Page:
|Senator Barack Obama||Senator John McCain|
As the conventions, and indeed the election, draw near, the campaigns seem to get nastier and uglier
Politics in the United States has always been war without bloodshed; words are the weapons of choice and the battlefields include stadiums, auditoriums, churches, television studios, radio, newspapers and now the internet.
After Senator Barack Obama became the presumptive nominee of the Democratic Party, one commentator said, “It seems like Obama knows how to run a campaign, but does he know how to fight a war?” Of course, the commentator was referring to the upcoming battle between Obama and Senator John McCain for the presidency. Let the battle begin.
The latest attacks by McCain stem from Obama’s assertion that fear mongering, especially when it comes to experience and maybe even his cultural background, would be the best the Republican campaign could come up with in the last months leading up to the 2008 election.
“What they’re going to try to do is make you scared of me,” Obama told the public in response to a McCain ad comparing his ‘celeb’ status to Paris Hilton and pop star Brittany Spears but questioning his experience and ability to lead. “[They’ll say] ‘you know he’s not patriotic enough, he’s got a funny name, you know he doesn’t look like all those other presidents on the dollar bills…”
According to the Obama campaign, McCain said he is “proud” of the aforementioned attack ads.
“They’re not just attacking me; they’re attacking you,” Obama responded. “We’re facing some serious challenges in this country. And given the seriousness of the issues, you’d think we’d be having a serious debate. But instead, John McCain is running an expensive, negative campaign against us.”
McCain accused Obama of “playing the race card from the bottom of the deck” with his statements.
“I’m disappointed that Senator Obama would say the things he’s saying,” McCain to reporters in Wisconsin last week.
“It’s divisive, shameful and wrong…”
The 47-year-old senator denied that race had anything to do with what he said and that he was simply referring to his age and accusations that he lacks the experience needed to lead the country. Mudslinging has been the norm since the beginning of American politics but this is the first time in U.S. history that it has involved race. Both candidates have said they would try to step around the issue and run campaigns that “focus on the issues.”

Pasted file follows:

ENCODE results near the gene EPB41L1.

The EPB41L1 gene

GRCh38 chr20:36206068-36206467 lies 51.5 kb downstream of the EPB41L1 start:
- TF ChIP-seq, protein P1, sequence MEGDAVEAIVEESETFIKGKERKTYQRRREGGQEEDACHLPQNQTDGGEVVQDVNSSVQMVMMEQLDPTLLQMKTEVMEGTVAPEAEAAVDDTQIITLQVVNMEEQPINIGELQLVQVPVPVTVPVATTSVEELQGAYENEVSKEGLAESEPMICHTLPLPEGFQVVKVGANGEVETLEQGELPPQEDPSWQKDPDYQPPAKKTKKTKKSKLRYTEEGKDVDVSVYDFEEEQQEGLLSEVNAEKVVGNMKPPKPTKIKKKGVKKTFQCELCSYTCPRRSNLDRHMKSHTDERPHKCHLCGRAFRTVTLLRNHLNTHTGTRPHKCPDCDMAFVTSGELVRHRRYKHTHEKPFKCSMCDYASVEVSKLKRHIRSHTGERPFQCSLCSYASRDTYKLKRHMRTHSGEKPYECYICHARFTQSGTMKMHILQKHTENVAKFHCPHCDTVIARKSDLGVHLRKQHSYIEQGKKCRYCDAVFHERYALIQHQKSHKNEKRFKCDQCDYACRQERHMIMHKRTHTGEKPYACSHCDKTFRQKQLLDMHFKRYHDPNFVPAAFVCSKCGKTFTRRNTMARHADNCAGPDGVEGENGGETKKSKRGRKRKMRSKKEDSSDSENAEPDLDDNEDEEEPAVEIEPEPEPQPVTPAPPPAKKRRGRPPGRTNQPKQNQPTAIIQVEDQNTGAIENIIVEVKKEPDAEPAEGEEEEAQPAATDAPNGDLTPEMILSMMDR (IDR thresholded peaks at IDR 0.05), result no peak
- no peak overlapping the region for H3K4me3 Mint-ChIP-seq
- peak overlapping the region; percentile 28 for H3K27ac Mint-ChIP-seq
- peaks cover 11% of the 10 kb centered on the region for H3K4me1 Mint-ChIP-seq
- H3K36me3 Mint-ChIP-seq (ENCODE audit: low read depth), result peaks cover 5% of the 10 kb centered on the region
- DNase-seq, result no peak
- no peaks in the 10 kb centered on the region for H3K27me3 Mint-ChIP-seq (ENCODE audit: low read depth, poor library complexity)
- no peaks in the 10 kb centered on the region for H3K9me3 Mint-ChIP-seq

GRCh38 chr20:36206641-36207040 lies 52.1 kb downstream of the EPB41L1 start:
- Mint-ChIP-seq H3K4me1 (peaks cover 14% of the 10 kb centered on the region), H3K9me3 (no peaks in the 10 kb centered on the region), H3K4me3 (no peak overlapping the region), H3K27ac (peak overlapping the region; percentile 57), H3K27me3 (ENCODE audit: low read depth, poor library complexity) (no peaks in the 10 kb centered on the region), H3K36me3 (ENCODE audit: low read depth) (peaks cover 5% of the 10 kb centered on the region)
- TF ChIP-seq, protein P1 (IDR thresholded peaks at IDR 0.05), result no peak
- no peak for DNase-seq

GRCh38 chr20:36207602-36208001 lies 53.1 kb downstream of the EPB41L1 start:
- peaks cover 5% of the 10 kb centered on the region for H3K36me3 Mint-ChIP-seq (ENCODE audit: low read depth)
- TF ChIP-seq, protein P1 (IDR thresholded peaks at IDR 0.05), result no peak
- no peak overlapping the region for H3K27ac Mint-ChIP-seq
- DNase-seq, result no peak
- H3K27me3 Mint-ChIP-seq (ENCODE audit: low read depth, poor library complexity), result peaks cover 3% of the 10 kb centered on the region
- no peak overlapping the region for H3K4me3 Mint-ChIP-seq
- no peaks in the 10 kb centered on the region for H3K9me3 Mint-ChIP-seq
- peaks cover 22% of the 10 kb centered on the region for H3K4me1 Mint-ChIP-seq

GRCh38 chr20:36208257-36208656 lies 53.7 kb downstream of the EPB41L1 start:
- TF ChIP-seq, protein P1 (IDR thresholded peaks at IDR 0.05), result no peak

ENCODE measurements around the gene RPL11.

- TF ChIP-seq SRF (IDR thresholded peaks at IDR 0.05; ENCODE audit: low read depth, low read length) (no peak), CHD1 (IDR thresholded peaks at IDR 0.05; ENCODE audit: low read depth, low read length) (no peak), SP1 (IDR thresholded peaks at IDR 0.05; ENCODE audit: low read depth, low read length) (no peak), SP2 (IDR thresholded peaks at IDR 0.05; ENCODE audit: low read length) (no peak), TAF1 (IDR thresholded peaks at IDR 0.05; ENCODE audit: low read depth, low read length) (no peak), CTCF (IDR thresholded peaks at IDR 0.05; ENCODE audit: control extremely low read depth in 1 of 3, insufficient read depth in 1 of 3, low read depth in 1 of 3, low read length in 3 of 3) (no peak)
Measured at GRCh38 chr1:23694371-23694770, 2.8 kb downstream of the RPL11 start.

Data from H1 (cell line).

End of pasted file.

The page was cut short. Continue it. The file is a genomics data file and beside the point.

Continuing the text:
But race continues to come up in subtle and not so subtle ways. Last month, Black leaders spoke out against the New Yorker magazine cover where a cartoon characterized Obama and his wife Michelle as ‘super militant,’ Obama wearing a turban and Michelle with army pants and a gun strapped across her back.
“When a campaign turns nasty, that’s a sign of desperation… that John McCain’s campaign desperate,” California Democratic Party Secretary Reggie Jones-Sawyer told the Sentinel.
“It’s desperate for attention, for new ideas and very desperate for both. That’s why the campaign has turned ugly.”
“Once we show that unless we change, we’ll be in the same position we’re in now… once Americans understand that a fresh person with fresh ideas and a fresh face is the only way we can make it through the next years, then you’ll start to see Senator Obama pull away [from the divisive politics].”
“The thing is [as far as racism] a lot of people are unaware that they do have basic tendencies,” said Cliff McCain (no relation to Senator McCain) who is Republican and African American.
“But it seems to come out often when people begin to think about Obama’s candidacy. Even to the point where trivial complaints are [taken out of ] proportion, I feel.”
Obama did not comment on the drawing, except to say that the artist had freedom of speech according to the constitution. Despite the attacks, Obama’s camp said they would press on with their message of hope and change for a country at war and mired in a sluggish economy.
However, another McCain ad made fun of that message, telling voters “not to hope for change, vote for it.”